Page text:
Hospital Preparedness Program - HPP
The U.S. Department of Health and Human Services (HHS) Office of the Assistant Secretary for Preparedness and Response (ASPR) leads the country in preparing for, responding to, and recovering from the adverse health effects of emergencies and disasters. This is accomplished by supporting the nation’s ability to withstand adversity, strengthening health and emergency response systems, and enhancing national health security. ASPR’s Hospital Preparedness Program (HPP) enables the health care delivery system to save lives during emergencies and disaster events that exceed the day-to-day capacity and capability of existing health and emergency response systems. HPP is the only source of federal funding for health care delivery system readiness, intended to improve patient outcomes, minimize the need for federal and supplemental state resources during emergencies, and enable rapid recovery. HPP prepares the health care delivery system to save lives through the development of health care coalitions (HCCs) that incentivize diverse and often competitive health care organizations with differing priorities and objectives to work together.
- Meeting regulatory and accreditation requirements
- Enhancing purchasing power
- Accessing clinical and non-clinical expertise
- Networking among peers
- Sharing leading practices
- Developing interdependent relationships
- Reducing risk
- Addressing other community needs, including meeting requirements for tax exemption through community benefit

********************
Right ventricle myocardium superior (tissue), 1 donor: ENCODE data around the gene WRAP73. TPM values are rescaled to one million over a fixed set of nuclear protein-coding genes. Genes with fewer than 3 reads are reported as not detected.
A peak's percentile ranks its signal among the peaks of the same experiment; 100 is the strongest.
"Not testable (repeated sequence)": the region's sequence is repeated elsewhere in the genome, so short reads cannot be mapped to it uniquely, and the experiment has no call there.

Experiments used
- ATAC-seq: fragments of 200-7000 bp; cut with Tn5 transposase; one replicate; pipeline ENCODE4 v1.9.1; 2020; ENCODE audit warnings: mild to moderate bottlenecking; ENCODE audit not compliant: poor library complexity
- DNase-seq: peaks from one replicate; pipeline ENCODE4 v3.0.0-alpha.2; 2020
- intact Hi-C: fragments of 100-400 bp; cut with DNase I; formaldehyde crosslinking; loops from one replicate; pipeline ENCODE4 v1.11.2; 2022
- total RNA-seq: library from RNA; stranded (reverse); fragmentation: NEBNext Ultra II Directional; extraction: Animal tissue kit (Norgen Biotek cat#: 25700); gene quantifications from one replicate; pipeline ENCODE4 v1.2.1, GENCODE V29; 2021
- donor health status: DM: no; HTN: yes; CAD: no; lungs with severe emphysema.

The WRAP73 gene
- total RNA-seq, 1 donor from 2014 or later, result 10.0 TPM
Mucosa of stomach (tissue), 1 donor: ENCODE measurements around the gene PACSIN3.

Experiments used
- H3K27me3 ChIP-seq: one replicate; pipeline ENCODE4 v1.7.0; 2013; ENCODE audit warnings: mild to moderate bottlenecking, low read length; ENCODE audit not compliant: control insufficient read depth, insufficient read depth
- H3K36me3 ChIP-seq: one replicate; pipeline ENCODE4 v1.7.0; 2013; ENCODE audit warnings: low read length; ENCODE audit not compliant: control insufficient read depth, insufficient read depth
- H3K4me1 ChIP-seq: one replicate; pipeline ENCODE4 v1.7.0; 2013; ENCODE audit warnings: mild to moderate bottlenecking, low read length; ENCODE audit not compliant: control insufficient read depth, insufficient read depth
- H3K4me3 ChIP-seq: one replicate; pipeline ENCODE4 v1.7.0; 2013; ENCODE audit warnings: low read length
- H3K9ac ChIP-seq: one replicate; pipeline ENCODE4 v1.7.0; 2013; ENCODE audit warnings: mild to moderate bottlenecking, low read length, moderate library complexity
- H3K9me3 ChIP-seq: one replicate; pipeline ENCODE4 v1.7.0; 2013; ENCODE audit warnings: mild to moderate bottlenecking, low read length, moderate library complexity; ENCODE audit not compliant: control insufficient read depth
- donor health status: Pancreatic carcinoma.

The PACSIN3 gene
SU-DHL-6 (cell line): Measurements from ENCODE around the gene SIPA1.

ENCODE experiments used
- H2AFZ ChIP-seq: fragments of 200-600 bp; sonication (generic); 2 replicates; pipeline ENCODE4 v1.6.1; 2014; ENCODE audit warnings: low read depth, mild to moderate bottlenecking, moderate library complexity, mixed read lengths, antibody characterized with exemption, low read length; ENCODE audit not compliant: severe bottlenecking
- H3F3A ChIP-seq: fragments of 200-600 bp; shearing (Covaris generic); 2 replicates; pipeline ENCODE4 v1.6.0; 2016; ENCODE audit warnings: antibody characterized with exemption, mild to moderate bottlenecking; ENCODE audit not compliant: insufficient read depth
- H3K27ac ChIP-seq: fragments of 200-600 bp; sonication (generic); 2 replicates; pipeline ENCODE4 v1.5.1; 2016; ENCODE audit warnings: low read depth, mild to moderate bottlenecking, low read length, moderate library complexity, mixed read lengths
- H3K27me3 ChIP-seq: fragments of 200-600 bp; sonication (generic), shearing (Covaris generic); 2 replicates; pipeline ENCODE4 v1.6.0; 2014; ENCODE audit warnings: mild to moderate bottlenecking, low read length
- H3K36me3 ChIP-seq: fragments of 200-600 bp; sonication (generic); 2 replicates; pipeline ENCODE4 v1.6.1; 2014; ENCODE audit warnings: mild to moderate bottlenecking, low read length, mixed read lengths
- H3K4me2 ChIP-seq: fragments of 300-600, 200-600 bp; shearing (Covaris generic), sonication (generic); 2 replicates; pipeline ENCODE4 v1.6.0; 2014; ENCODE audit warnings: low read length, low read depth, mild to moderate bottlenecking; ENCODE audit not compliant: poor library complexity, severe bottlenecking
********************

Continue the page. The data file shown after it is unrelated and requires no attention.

The Four HPP Capabilities
The 2017-2022 Health Care Preparedness and Response Capabilities reflects goals and objectives that each HCC must achieve by the end of program year 20. These goas are assigned as four HPP capabilities, which were developed based on guidance provided in the 2012 Healthcare Preparedness Capabilities: National Guidance for Healthcare System Preparedness document. They support and cascade from guidance documented in the National Response Framework, National Preparedness Goals, and the National Health Security Strategy to build community health resilience and integrate health care organizations, emergency management organizations, and public health agencies.
The four Health Care Preparedness and Response Capabilities are:
Capability 1: Foundation for Health Care and Medical Readiness
Goal of Capability 1: The community’s health care organizations and other stakeholders—coordinated through a sustainable HCC—have strong relationships, identify hazards and risks, and prioritize and address gaps through planning, training, exercising, and managing resources.
Capability 2: Health Care and Medical Response Coordination
Goal of Capability 2: Health care organizations, the HCC, their jurisdiction(s), and the ESF-8 (Public Health and Medical Services) lead agency plan and collaborate to share and analyze information, manage and share resources, and coordinate strategies to deliver medical care to all populations during emergencies and planned events.
Capability 3: Continuity of Health Care Service Delivery
Goal of Capability 3: Health care organizations, with support from the HCC and the ESF-8 lead agency, provide uninterrupted, optimal medical care to all populations in the face of damaged or disabled health care infrastructure. Health care workers are well-trained, well-educated, and well-equipped to care for patients during emergencies. Simultaneous response and recovery operations result in a return to normal or, ideally, improved operations.
Capability 4: Medical Surge
Goal of Capability 4: Health care organizations—including hospitals, EMS, and out-of-hospital providers—deliver timely and efficient care to their patients even when the demand for health care services exceeds available supply. The HCC, in collaboration with the ESF-8 lead agency, coordinates information and available resources for its members to maintain conventional surge response. When an emergency overwhelms the HCC’s collective resources, the HCC supports the health care delivery system’s transition to contingency and crisis surge response and promotes a timely return to conventional standards of care as soon as possible.